Human metapneumovirus (hMPV) is a leading cause of acute respiratory infection. It was identified in 2001 by scientists in the Netherlands.
- Children, people with weakened immune systems and the elderly are most susceptible to developing complications from hMPV infection.
- hPMV is spread by close contact with an infected individual or by coming in contact with a contaminated area.
- hMPV usually causes symptoms similar to the common cold that last roughly 2-5 days and go away on their own.
- Most children who get infected with hMPV are age 5 or younger. A small number of children (5-16%) infected will develop a lower respiratory tract infection such as pneumonia.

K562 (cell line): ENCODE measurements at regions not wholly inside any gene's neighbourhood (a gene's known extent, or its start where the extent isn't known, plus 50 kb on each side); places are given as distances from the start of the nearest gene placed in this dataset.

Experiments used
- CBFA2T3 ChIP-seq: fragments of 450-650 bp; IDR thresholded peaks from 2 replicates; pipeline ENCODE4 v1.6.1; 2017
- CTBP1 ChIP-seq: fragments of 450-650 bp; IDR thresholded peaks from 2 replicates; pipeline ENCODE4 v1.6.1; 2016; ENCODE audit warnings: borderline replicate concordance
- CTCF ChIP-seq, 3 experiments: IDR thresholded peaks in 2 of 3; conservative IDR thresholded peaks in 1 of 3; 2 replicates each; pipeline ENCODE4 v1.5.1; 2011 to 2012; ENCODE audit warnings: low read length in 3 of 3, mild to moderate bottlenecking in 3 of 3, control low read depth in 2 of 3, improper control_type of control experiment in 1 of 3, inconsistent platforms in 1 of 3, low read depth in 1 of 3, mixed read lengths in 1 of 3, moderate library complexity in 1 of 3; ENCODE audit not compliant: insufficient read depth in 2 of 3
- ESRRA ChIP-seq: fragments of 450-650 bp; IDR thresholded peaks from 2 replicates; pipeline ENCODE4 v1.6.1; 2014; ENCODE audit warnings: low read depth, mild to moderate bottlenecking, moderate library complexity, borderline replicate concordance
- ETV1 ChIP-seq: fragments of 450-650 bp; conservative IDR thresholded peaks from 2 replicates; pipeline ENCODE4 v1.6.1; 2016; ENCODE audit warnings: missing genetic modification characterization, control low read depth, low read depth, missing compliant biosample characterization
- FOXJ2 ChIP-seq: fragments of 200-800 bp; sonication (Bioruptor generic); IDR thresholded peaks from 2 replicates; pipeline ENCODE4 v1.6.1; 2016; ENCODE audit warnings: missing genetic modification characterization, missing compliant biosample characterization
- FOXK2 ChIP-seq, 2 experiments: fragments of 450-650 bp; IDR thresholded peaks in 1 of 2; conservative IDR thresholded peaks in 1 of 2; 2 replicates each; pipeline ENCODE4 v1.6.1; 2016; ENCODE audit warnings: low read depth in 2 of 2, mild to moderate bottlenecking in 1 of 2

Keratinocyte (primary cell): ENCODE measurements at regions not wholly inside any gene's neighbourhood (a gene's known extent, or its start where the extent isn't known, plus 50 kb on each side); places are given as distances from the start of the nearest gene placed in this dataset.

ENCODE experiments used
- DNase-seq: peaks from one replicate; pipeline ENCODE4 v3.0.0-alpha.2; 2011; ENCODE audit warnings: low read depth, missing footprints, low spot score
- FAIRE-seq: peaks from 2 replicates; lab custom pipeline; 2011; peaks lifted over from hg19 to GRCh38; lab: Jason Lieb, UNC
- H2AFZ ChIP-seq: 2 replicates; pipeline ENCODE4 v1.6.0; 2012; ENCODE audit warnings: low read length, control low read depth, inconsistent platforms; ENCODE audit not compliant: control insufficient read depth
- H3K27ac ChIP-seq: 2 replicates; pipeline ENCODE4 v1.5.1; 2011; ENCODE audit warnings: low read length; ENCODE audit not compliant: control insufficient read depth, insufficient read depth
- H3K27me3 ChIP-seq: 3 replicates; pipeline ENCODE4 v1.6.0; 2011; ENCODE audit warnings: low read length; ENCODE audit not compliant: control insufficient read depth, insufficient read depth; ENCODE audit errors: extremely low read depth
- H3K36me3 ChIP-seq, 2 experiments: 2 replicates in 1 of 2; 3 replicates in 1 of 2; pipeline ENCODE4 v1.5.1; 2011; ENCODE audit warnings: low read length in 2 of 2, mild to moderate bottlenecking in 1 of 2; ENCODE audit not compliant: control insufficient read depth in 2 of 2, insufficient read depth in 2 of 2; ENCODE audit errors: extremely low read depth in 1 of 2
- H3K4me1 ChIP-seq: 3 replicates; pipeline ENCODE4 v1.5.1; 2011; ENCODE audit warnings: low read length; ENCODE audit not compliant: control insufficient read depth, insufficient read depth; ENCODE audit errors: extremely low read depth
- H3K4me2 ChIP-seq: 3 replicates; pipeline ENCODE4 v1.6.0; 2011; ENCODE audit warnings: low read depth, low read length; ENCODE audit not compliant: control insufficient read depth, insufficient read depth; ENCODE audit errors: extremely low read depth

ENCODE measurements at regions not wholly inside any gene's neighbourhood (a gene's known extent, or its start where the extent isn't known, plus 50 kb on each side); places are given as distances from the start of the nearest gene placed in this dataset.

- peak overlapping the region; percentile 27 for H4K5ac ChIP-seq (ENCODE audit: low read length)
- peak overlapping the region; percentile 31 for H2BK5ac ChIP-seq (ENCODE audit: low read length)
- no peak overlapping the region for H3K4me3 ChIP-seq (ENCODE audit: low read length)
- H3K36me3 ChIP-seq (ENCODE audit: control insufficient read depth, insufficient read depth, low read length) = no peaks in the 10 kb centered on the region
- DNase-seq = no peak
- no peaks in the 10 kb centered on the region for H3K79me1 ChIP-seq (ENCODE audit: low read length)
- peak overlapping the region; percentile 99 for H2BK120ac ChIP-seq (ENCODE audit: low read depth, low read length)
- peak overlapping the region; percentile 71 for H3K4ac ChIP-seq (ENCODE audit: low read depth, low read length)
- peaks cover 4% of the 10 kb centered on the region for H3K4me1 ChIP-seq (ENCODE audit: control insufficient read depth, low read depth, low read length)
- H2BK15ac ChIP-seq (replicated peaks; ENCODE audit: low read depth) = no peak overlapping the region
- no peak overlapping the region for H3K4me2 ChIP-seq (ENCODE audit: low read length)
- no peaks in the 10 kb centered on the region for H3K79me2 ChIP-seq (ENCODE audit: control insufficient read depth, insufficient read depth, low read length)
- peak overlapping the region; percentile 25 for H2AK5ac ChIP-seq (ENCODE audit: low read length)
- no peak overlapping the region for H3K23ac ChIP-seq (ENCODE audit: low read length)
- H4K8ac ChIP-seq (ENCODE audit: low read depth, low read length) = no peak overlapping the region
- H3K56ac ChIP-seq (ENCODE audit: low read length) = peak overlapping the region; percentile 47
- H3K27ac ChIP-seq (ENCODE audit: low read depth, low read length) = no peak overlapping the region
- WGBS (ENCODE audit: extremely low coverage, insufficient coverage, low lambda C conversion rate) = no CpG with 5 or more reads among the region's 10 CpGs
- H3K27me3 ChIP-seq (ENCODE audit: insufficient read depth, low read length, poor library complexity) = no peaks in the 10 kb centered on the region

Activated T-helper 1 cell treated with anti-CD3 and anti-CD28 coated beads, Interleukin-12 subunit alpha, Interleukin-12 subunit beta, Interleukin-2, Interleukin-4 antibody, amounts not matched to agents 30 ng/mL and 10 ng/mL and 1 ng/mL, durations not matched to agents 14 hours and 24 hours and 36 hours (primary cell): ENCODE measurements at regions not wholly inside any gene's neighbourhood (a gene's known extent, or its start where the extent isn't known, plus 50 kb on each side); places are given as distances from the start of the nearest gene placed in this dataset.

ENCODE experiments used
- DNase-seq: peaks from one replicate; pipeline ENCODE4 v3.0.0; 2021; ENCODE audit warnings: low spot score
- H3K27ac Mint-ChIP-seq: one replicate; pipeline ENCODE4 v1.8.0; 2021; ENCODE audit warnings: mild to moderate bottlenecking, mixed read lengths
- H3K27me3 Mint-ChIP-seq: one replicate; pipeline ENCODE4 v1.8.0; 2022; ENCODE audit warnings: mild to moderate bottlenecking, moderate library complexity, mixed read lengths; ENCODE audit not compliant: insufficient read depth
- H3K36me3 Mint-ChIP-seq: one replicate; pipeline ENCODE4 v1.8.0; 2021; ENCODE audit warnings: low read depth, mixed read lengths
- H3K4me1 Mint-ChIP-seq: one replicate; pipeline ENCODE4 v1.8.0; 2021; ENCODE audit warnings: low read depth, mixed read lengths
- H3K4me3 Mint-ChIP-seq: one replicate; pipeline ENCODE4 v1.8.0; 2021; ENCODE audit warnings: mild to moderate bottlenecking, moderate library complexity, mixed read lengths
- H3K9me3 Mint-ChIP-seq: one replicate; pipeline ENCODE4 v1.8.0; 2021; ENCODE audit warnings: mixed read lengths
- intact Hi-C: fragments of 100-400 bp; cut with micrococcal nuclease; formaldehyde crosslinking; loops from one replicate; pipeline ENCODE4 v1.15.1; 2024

What Causes hMPV?
hMPV is most commonly spread from person to person through close contact with someone who is infected via secretions from coughing and sneezing or touching objects such as toys or doorknobs that have the virus on them. In the United States, hMPV is more likely to circulate during the winter and spring months when other similar infections, such as RSV and the flu, are prevalent.
Who Is at Risk?
hMPV can cause upper and lower respiratory disease in patients of all ages. However, it is most common in young children and the elderly in whom it is more likely to develop into bronchiolitis, bronchitis or pneumonia.
Though a history of asthma, COPD, emphysema or any other lung disease does not make someone more likely to contract the illness, once they have it, these lung diseases can make symptoms more severe. This is also true for people with weakened immune systems, including patients undergoing chemotherapy or post organ transplant.
Reviewed and approved by the American Lung Association Scientific and Medical Editorial Review Panel.
Page last updated: November 17, 2022